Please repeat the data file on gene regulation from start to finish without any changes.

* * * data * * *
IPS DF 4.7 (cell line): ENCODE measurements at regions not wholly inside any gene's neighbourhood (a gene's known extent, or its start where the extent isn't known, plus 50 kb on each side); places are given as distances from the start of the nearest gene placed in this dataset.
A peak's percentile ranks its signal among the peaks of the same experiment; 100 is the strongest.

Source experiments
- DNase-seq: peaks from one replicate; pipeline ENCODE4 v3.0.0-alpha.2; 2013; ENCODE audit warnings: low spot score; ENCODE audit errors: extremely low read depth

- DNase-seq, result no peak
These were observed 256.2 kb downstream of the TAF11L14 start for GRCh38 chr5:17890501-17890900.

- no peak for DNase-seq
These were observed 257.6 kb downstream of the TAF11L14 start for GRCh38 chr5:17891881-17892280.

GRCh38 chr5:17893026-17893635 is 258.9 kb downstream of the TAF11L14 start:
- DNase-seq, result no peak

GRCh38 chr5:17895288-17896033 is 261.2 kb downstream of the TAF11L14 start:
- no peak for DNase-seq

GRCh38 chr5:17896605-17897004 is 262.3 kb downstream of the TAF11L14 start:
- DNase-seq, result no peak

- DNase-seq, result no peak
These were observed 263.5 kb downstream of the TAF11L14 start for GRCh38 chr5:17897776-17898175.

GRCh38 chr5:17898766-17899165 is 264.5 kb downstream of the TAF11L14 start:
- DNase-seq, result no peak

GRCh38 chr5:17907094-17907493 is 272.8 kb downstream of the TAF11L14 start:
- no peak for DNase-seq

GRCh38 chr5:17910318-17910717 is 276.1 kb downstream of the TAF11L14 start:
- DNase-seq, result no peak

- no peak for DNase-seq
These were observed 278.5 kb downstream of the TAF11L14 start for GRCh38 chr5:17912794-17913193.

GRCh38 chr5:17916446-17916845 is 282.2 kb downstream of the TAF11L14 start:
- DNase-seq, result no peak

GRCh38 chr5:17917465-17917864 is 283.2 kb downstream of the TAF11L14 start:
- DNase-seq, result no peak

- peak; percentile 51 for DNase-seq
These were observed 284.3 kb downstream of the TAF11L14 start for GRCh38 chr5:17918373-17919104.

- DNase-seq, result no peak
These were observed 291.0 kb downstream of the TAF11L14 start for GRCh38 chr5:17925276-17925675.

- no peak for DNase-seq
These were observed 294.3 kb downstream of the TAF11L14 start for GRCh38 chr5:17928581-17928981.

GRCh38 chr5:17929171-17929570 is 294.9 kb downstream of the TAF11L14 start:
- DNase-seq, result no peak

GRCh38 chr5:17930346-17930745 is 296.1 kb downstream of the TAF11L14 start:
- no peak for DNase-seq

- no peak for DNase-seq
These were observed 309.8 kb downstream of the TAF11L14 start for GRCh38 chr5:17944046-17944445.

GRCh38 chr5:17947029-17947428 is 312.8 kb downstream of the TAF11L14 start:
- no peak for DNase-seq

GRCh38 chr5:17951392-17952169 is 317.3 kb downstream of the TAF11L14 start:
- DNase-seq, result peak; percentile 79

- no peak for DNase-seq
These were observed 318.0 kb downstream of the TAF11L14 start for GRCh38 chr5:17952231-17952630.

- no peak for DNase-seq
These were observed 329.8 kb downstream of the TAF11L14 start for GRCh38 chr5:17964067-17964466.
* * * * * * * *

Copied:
IPS DF 4.7 (cell line): ENCODE measurements at regions not wholly inside any gene's neighbourhood (a gene's known extent, or its start where the extent isn't known, plus 50 kb on each side); places are given as distances from the start of the nearest gene placed in this dataset.
A peak's percentile ranks its signal among the peaks of the same experiment; 100 is the strongest.

Source experiments
- DNase-seq: peaks from one replicate; pipeline ENCODE4 v3.0.0-alpha.2; 2013; ENCODE audit warnings: low spot score; ENCODE audit errors: extremely low read depth

- DNase-seq, result no peak
These were observed 256.2 kb downstream of the TAF11L14 start for GRCh38 chr5:17890501-17890900.

- no peak for DNase-seq
These were observed 257.6 kb downstream of the TAF11L14 start for GRCh38 chr5:17891881-17892280.

GRCh38 chr5:17893026-17893635 is 258.9 kb downstream of the TAF11L14 start:
- DNase-seq, result no peak

GRCh38 chr5:17895288-17896033 is 261.2 kb downstream of the TAF11L14 start:
- no peak for DNase-seq

GRCh38 chr5:17896605-17897004 is 262.3 kb downstream of the TAF11L14 start:
- DNase-seq, result no peak

- DNase-seq, result no peak
These were observed 263.5 kb downstream of the TAF11L14 start for GRCh38 chr5:17897776-17898175.

GRCh38 chr5:17898766-17899165 is 264.5 kb downstream of the TAF11L14 start:
- DNase-seq, result no peak

GRCh38 chr5:17907094-17907493 is 272.8 kb downstream of the TAF11L14 start:
- no peak for DNase-seq

GRCh38 chr5:17910318-17910717 is 276.1 kb downstream of the TAF11L14 start:
- DNase-seq, result no peak

- no peak for DNase-seq
These were observed 278.5 kb downstream of the TAF11L14 start for GRCh38 chr5:17912794-17913193.

GRCh38 chr5:17916446-17916845 is 282.2 kb downstream of the TAF11L14 start:
- DNase-seq, result no peak

GRCh38 chr5:17917465-17917864 is 283.2 kb downstream of the TAF11L14 start:
- DNase-seq, result no peak

- peak; percentile 51 for DNase-seq
These were observed 284.3 kb downstream of the TAF11L14 start for GRCh38 chr5:17918373-17919104.

- DNase-seq, result no peak
These were observed 291.0 kb downstream of the TAF11L14 start for GRCh38 chr5:17925276-17925675.

- no peak for DNase-seq
These were observed 294.3 kb downstream of the TAF11L14 start for GRCh38 chr5:17928581-17928981.

GRCh38 chr5:17929171-17929570 is 294.9 kb downstream of the TAF11L14 start:
- DNase-seq, result no peak

GRCh38 chr5:17930346-17930745 is 296.1 kb downstream of the TAF11L14 start:
- no peak for DNase-seq

- no peak for DNase-seq
These were observed 309.8 kb downstream of the TAF11L14 start for GRCh38 chr5:17944046-17944445.

GRCh38 chr5:17947029-17947428 is 312.8 kb downstream of the TAF11L14 start:
- no peak for DNase-seq

GRCh38 chr5:17951392-17952169 is 317.3 kb downstream of the TAF11L14 start:
- DNase-seq, result peak; percentile 79

- no peak for DNase-seq
These were observed 318.0 kb downstream of the TAF11L14 start for GRCh38 chr5:17952231-17952630.

- no peak for DNase-seq
These were observed 329.8 kb downstream of the TAF11L14 start for GRCh38 chr5:17964067-17964466.